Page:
In coming weeks, the Department of Housing and Urban Development (HUD) plans to lift the 1% cap on origination fees for Federal Housing Administration (FHA) mortgages, sources close to the agency said.

HUD argues that competition will prevent fees from rising too much once a regulation overhauling up-front disclosures takes effect Jan 1.

If borrowers think they are being overcharged, the thinking goes, they can shop around for a better price and potentially take their business elsewhere.

"HUD feels the marketplace will drive origination fees down once the 1% cap is removed," said Phillip Schulman, a partner in the K&L Gates law firm.

The department had indicated last year that it might remove the cap when it completed a new Real Estate Settlement Procedures Act rule. But the agency also said then that it would reserve the right to reinstate or add limits on fees charged to the borrower.

At the time, the National Community Reinvestment Coalition was one of the few consumer groups to voice opposition to removing the cap.

It argued that government-guaranteed loan products should shield borrowers from excessive charges by establishing reasonable limits on fees.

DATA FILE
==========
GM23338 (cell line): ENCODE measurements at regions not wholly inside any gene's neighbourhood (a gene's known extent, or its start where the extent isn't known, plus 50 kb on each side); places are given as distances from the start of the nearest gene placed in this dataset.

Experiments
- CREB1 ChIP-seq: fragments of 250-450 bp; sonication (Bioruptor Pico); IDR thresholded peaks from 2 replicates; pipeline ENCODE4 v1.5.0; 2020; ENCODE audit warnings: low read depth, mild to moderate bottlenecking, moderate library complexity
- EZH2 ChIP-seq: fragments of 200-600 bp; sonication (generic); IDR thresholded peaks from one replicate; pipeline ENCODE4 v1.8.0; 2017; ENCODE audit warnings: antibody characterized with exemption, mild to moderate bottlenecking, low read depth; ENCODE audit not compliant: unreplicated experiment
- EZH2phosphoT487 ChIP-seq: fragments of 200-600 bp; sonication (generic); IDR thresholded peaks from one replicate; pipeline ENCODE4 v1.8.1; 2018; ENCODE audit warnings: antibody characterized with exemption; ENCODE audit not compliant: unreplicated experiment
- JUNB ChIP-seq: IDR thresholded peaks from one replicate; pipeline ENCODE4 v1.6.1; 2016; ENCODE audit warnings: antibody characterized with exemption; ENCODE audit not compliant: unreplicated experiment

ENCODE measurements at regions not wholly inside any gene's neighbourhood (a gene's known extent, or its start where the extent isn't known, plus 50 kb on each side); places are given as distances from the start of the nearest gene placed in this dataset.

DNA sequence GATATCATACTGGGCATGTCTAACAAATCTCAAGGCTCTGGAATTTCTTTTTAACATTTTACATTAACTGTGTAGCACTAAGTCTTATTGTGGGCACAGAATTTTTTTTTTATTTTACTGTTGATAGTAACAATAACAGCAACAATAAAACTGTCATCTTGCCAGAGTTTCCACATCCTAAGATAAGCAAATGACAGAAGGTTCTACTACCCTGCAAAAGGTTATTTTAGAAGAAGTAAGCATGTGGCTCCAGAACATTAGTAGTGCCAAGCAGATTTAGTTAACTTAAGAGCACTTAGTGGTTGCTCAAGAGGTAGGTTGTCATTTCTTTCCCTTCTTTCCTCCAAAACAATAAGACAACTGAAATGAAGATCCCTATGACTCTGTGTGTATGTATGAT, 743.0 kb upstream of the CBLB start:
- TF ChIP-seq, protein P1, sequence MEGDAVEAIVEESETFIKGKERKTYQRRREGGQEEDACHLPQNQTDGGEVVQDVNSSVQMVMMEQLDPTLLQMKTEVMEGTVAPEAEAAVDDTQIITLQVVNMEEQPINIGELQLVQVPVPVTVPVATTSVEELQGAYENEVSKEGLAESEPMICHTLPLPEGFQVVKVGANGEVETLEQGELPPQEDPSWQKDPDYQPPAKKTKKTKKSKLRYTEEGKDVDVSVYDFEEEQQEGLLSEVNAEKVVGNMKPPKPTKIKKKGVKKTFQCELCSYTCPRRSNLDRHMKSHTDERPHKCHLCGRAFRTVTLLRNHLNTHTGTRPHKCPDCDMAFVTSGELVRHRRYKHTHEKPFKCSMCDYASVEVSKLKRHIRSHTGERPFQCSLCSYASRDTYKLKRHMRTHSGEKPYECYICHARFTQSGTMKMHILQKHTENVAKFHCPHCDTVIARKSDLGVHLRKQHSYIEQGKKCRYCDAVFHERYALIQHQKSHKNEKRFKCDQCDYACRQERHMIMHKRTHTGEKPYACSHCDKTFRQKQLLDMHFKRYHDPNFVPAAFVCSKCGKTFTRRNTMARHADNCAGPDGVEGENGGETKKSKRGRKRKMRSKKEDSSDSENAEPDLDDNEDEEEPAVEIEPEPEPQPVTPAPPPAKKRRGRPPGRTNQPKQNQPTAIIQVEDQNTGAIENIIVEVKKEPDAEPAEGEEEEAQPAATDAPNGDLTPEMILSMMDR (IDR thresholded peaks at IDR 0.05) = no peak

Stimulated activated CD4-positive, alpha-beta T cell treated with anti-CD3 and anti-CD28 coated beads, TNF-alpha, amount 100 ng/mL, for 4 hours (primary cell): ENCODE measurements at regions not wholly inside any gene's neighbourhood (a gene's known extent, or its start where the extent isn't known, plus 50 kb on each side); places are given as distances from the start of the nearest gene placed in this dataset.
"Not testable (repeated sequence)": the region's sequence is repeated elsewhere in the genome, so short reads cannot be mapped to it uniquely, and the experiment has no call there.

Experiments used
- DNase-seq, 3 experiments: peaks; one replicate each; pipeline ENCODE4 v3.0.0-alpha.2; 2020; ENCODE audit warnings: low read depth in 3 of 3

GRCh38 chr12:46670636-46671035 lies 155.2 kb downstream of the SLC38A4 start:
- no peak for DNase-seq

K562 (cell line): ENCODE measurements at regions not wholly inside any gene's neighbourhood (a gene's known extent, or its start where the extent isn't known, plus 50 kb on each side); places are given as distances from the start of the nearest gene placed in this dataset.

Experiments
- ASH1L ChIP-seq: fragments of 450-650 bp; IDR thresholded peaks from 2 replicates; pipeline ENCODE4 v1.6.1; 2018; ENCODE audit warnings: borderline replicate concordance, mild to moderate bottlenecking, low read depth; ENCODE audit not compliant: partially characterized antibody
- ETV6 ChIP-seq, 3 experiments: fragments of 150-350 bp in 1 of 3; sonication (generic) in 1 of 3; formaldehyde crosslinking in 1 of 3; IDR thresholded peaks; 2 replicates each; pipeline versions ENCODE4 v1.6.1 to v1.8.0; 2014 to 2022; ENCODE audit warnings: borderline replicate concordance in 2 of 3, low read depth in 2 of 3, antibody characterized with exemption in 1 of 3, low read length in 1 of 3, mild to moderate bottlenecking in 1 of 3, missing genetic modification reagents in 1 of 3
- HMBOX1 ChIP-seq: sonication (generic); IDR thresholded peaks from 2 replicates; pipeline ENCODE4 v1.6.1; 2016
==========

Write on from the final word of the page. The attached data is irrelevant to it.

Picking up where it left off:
The new RESPA rule will standardize the good-faith estimate of mortgage terms and closing costs that consumers get when they apply for a mortgage, making it possible to compare the fees charged by different lenders.

Closing agents also will be required to give borrowers a new HUD-1 settlement form that clearly compares the borrowers' final charges with the good-faith estimates.

Schulman said he is taking a "wait-and-see" approach before determining whether the market actually works, since borrowers have never been able to compare fees before.

"If origination fees go through the roof, then HUD may well step back in, and reverse the trend," he said.

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